As time has gone by, I have gotten better.  I’ve been able to do things now that I would have, and probably did, say never to, things that I thought were out of my reach.  I’ve driven on roads that at one point were “contaminated,” hell I’ve walked by my triggers almost without noticing, and been okay.  That, in turn, has given me a little more confidence, to do other things.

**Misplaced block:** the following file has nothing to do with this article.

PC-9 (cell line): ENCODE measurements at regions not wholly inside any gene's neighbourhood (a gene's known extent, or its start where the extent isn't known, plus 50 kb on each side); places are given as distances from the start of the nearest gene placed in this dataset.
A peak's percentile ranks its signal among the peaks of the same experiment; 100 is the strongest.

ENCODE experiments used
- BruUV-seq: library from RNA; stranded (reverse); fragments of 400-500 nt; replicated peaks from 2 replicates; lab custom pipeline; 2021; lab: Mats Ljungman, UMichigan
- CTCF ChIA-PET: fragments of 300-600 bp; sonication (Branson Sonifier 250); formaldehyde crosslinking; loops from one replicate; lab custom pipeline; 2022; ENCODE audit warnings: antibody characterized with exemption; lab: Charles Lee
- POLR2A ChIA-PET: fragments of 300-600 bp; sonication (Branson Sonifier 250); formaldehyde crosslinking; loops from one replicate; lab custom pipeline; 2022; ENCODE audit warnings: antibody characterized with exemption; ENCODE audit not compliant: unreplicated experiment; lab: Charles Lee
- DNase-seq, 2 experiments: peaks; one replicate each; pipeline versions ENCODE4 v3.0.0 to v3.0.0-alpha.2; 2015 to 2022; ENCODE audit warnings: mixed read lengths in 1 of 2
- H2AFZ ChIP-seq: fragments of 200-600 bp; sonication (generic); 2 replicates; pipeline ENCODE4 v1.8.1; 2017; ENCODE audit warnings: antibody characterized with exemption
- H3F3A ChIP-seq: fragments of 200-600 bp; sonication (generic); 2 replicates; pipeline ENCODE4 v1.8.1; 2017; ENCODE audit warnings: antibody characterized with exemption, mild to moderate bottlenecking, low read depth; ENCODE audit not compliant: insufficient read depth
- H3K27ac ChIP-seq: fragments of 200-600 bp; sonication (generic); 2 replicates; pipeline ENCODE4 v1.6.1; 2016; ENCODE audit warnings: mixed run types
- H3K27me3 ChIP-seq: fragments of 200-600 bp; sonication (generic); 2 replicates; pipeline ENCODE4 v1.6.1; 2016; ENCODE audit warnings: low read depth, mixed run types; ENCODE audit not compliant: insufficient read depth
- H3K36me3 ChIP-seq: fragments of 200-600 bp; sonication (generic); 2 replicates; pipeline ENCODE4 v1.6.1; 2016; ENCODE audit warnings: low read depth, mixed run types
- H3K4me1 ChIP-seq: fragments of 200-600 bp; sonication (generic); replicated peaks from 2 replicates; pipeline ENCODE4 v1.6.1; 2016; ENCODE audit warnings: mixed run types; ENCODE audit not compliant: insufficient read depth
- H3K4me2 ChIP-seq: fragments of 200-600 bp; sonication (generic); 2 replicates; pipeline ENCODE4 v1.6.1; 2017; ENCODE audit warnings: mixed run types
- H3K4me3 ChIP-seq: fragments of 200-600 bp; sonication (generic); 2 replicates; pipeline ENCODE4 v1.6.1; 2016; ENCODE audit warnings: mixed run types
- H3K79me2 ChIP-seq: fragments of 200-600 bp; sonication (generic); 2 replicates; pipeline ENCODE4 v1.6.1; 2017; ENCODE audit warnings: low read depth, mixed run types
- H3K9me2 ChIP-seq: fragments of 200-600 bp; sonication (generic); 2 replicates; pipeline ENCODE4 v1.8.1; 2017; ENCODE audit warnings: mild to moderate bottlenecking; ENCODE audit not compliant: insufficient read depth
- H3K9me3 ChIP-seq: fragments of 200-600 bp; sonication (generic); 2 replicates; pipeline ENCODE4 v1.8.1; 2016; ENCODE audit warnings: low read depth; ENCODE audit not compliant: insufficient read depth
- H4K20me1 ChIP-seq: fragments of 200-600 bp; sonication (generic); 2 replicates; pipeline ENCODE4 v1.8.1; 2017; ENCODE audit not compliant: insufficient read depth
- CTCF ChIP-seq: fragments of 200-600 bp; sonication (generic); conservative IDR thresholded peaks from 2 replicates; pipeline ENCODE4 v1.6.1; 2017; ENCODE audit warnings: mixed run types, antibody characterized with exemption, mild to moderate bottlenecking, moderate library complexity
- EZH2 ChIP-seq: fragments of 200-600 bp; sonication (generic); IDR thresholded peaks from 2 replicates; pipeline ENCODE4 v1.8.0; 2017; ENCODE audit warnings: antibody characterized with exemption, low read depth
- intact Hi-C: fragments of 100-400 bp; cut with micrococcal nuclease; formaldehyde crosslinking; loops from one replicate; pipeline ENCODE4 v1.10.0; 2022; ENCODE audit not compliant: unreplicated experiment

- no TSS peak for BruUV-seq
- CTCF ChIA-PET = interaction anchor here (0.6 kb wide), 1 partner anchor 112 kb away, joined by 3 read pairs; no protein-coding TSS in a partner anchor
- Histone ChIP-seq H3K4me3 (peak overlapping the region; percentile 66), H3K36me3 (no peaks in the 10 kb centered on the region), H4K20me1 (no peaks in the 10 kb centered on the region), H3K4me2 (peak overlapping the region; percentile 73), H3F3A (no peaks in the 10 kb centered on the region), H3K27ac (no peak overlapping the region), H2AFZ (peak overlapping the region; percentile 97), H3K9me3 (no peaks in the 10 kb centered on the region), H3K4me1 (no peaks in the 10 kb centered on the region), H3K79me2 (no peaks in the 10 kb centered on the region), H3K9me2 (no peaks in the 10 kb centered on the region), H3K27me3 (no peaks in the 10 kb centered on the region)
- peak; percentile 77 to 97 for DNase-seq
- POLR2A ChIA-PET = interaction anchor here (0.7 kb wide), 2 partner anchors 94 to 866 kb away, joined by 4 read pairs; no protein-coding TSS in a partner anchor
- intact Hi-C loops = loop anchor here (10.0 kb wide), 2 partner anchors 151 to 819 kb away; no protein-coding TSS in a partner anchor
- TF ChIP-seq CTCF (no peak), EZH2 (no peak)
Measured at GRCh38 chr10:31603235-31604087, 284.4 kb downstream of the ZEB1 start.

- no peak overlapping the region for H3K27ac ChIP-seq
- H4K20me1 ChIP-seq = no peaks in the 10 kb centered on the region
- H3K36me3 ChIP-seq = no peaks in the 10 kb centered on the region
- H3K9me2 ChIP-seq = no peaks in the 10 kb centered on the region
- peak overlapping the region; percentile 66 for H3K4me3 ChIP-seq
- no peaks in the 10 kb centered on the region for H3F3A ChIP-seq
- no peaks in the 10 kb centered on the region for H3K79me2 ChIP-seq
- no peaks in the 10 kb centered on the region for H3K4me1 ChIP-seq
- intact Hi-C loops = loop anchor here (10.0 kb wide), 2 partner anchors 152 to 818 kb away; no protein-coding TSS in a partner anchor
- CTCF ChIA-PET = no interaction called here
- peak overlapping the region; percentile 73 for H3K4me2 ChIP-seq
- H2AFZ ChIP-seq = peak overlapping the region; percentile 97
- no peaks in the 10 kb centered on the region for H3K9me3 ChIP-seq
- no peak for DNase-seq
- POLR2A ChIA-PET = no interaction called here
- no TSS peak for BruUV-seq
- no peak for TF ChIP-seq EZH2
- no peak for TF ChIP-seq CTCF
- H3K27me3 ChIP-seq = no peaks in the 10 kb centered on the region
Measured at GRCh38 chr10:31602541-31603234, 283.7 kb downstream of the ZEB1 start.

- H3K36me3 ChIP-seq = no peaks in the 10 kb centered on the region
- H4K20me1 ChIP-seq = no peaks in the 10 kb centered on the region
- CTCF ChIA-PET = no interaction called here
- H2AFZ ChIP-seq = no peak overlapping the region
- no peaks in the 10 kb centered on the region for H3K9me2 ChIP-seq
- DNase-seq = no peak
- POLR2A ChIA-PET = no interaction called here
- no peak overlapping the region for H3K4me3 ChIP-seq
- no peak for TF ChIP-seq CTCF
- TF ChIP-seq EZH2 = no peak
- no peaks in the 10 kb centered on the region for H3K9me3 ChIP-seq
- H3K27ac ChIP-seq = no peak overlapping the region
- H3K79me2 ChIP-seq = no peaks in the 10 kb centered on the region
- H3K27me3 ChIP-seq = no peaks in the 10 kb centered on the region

So while it’s highly unlikely that I will ever work in the construction business (perhaps green construction, but I think that’s my limit – see, I said ‘think’ there), I have in fact had several situations, temp jobs, etc., where I’ve been in the vicinity of my triggers and not panicked.  Was I blase about it?  Hell, no, but I didn’t run from the room screaming, crying, or doing anything else that other people would deem padded-cell worthy, not knowing my particular brand of brain muck.  On such jobs I could see one of my triggers; and yes, my heart beat faster, my stomach/chest got tight, I felt my limbs stiffen up a little.  I was, however, able to get on with my day.  Did I go in that room again?  No, thankfully I did not have a reason to go in there during my time at this job.